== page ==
Paul Solman

About Paul

As you can see below, Paul Solman, business, economics and occasional art correspondent for the PBS NewsHour since 1985, used to have lots of hair. In the '60s, his father found it amusing to say, "you don't need a haircut so much as an estimate." His intramural softball teammates at Brandeis University dubbed him "the Black Medusa."

Having served as editor of the Brandeis newspaper, "The Justice," he got his first paid journalism job in 1970 at the alternative weekly "Boston After Dark." Then and now, he liked to talk on the phone.

Paul became founding editor of the rival alternative weekly The Real Paper in 1972, became its investigative reporter, and became interested in business when he set out to do a story about municipal bond rates (this was 1976) and realized he was clueless. As was, he realized, the entire booming generation in his wake. Here was an opportunity. But how to seize it? How about going to business school?

Having no money for tuition, Paul applied for a Nieman Fellowship at Harvard and lucked out, joining the Harvard Business school MBA class of 1977-8. He embarked on a career as a business reporter at WGBH Boston immediately thereafter, just as the alopecia was making inroads. After a few years of local PBS reporting, he inaugurated the PBS business documentary series, ENTERPRISE with fellow Nieman Fellow Zvi Dor-Ner. (There was also a Nieman felon in their class, but that's for someone else's biography.)

In the 1980s, Paul produced documentaries, returned to local reporting, and joined the Harvard Business School faculty, teaching media, finance and business history in the school's Advanced Management Program. He also co-authored a better-than-average-seller, Life and Death on the Corporate Battlefield (1983), which appeared in Japanese, German and a pirated Taiwanese edition. He joined "MacNeil/Lehrer" in 1985, two years after it become an hour-long news show, and has been the program's Business and Economics Correspondent ever since, with occasional forays into art and sport.

In the '90s, with sociologist Morrie Schwartz, a teacher of his at Brandeis, Paul helped create -- and wrote the introduction to -- the book "Morrie: In His Own Words," which preceded "Tuesdays with Morrie" by a year or more, but failed to outsell it by several orders of magnitude.

Paul has lectured on college campuses since the '80s and has written for numerous publications, including the Journal of Economic Education. He thinks he's the only person, besides John Kenneth Galbraith, to have written for both Forbes and Mother Jones magazines; he was for years East Coast editor of the latter. A one-time cab driver, kindergarten teacher, crafts store co-owner and management consultant, he is also the author and presenter of "Discovering Economics with Paul Solman," a series of videos to accompany introductory economics textbooks that can be found online.

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He is, most recently, co-author (with Larry Kotlikoff and Phil Moeller) of the "runaway New York Times bestseller," "Get What's Yours: The Secrets to Maxing Out Your Social Security," the necessarily revised and updated edition published in May of 2016.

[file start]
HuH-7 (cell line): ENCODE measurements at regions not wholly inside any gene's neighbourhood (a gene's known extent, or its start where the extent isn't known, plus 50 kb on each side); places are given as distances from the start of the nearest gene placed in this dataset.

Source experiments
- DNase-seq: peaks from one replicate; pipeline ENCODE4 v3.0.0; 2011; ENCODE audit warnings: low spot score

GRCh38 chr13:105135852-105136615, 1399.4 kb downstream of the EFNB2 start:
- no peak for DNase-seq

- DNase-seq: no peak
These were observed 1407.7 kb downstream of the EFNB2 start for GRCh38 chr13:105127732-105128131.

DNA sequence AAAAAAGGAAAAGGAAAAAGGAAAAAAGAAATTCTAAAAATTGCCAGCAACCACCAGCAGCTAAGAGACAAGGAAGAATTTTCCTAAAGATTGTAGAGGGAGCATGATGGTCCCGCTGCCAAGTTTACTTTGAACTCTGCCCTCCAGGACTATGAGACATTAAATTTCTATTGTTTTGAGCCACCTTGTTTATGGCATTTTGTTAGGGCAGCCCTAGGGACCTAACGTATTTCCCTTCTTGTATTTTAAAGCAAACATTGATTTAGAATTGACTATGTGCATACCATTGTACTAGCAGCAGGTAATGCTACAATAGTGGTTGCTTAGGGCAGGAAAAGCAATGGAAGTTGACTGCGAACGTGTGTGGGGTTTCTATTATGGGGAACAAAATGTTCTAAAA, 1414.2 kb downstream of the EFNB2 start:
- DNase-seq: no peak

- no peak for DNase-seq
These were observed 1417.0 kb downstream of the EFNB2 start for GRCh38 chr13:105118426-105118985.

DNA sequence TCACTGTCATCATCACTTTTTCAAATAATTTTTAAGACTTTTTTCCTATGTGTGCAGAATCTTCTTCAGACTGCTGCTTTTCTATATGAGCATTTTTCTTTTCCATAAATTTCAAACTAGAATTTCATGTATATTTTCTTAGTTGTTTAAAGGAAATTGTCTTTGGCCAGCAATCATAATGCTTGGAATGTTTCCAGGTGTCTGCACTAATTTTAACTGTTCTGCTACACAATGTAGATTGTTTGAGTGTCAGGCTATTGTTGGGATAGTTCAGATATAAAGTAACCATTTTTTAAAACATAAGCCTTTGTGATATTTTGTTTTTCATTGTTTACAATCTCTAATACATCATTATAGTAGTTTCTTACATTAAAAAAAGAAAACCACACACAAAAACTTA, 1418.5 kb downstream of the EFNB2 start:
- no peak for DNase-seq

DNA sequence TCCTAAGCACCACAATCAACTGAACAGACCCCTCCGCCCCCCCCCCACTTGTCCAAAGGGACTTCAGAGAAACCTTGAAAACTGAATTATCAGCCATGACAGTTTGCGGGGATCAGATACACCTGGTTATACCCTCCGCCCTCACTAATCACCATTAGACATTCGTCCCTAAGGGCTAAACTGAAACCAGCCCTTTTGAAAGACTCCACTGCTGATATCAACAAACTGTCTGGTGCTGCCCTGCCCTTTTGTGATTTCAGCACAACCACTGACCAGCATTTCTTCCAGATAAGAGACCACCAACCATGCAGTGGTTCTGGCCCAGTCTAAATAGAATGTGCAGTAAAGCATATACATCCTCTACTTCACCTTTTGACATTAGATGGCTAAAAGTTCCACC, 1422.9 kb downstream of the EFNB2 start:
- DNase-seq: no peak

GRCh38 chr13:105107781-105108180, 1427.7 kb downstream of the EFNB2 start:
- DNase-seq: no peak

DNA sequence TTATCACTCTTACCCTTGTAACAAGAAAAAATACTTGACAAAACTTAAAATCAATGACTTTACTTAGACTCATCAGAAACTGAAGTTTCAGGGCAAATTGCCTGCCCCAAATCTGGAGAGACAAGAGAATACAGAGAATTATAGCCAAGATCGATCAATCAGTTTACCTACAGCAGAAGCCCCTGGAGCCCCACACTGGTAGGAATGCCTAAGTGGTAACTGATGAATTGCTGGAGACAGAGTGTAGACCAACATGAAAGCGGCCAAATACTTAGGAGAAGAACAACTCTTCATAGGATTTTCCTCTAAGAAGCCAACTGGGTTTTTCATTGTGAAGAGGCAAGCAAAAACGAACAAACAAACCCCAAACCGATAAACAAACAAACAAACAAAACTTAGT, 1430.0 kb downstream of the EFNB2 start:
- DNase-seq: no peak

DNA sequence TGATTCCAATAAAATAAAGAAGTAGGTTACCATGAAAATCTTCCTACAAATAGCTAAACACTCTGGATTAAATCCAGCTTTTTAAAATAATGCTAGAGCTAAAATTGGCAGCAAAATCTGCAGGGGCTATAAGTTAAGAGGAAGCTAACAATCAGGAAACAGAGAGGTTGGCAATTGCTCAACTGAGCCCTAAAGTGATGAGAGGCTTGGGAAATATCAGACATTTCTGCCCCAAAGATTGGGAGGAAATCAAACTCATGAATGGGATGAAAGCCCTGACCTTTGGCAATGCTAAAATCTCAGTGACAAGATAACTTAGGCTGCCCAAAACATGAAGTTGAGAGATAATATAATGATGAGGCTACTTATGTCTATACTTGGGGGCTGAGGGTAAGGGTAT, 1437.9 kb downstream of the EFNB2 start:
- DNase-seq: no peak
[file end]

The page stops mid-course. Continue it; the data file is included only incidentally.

In 2007, he joined the faculty at Yale, where he adds a dose of communications know-how and economics to the university's Grand Strategy course. In 2011, he was the Richman Distinguished Visiting Professor at his alma mater, Brandeis, where he taught a seminar, "Economic Grand Strategies: From Chimps to Champs? Or Chumps?" He has lectured at campuses across the country, has taught regularly at West Point, and now teaches economics at Gateway Community College in New Haven, CT.

Paul took up tennis at 50 and plays with a knee brace. He'd like to shave off his mustache but is afraid to. He wears a hat because his doctor insists. He is married with children. And grandchildren. He will not bore you with their extraordinary virtues and nascent achievements.

Paul's Recent Stories

Economy Oct 14

Why We’re Looking at Foreclosures

On Thursday's NewsHour, we have the first in a series of stories on foreclosures. A glance at the "Most Popular" list at the Wall St. Journal's online real estate page gives some sense of the shapes these stories are taking:…

Economy Oct 14

How Does Chinese Currency Hurt U.S. Debt?

Paul Solman answers questions from NewsHour viewers and web users on business and economic news most days on his Making Sen$e page. Here's Thursday's query: Name: Brian P. City and State: Madison, WI. Question: 
There has been…

Arts Oct 08

September Job Losses Steeper, Worse for Economy Than Expected

Disturbing September job numbers out Friday showed a net loss in total employment of 95,000 jobs, as the federal government dropped 76,000 positions, mainly Census workers, and state and local governments lost 83,000. In the private sector, jobs increased…

Arts Oct 07

Upcoming: Ways To Deal With the Foreclosure Crisis

The past week's revelations of bank insouciance with regard to the legal niceties of foreclosure and eviction, most notably the robo-signers who admitted they did not read what they signed off on, have led to a national push…

Economy Sep 29

Update | Round Two in the Lehman Art Auction

The Lehman art auction, part II, took place today at Christie's in London. Several works we covered in our popular slide show sampler of the auction -- Lucian (grandson of Sigmund) Freud's portrait etching and Gary Hume's "Madonna" --…

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